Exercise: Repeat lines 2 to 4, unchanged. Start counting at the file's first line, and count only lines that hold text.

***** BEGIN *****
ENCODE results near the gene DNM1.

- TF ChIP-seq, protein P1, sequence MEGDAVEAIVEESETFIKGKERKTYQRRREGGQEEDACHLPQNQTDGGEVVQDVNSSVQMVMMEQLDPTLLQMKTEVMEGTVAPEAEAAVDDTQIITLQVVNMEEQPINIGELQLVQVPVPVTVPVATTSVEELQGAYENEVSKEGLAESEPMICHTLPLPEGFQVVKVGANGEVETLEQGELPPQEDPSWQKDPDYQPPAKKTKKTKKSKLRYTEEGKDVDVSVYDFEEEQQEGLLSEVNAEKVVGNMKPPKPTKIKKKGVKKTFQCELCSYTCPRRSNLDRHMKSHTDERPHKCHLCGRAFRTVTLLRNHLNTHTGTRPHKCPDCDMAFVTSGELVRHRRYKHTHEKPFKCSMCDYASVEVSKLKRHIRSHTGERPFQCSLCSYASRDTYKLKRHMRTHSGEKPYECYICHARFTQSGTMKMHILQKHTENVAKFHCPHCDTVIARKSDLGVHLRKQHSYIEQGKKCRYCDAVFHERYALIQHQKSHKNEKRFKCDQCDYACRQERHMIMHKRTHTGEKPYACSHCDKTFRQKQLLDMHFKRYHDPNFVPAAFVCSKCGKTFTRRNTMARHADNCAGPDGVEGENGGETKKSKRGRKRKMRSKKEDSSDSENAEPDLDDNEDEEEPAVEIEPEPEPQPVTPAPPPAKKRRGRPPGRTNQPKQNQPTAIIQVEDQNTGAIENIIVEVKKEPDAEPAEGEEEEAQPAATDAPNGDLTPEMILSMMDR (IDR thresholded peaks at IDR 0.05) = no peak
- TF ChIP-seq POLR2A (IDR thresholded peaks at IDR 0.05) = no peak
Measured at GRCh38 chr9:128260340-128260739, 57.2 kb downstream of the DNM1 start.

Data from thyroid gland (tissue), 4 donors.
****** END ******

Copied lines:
- TF ChIP-seq, protein P1, sequence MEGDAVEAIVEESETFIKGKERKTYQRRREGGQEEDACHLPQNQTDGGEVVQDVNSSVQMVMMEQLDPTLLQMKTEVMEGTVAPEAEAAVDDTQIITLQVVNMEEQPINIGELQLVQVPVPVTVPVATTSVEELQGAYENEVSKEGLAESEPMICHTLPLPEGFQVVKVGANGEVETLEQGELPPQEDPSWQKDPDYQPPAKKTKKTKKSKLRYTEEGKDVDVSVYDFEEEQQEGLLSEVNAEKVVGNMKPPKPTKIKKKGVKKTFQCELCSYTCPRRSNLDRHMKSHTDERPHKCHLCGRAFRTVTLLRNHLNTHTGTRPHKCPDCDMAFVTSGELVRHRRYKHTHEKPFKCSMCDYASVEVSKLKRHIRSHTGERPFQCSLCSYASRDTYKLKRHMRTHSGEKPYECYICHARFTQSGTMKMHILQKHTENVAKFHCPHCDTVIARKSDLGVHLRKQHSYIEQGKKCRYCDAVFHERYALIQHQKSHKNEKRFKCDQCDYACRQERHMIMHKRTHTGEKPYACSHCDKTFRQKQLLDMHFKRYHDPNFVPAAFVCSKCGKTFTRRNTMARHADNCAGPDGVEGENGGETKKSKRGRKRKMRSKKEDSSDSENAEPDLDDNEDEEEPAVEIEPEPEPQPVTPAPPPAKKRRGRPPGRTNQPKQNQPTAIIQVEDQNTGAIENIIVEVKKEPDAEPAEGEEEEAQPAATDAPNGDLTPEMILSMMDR (IDR thresholded peaks at IDR 0.05) = no peak
- TF ChIP-seq POLR2A (IDR thresholded peaks at IDR 0.05) = no peak
Measured at GRCh38 chr9:128260340-128260739, 57.2 kb downstream of the DNM1 start.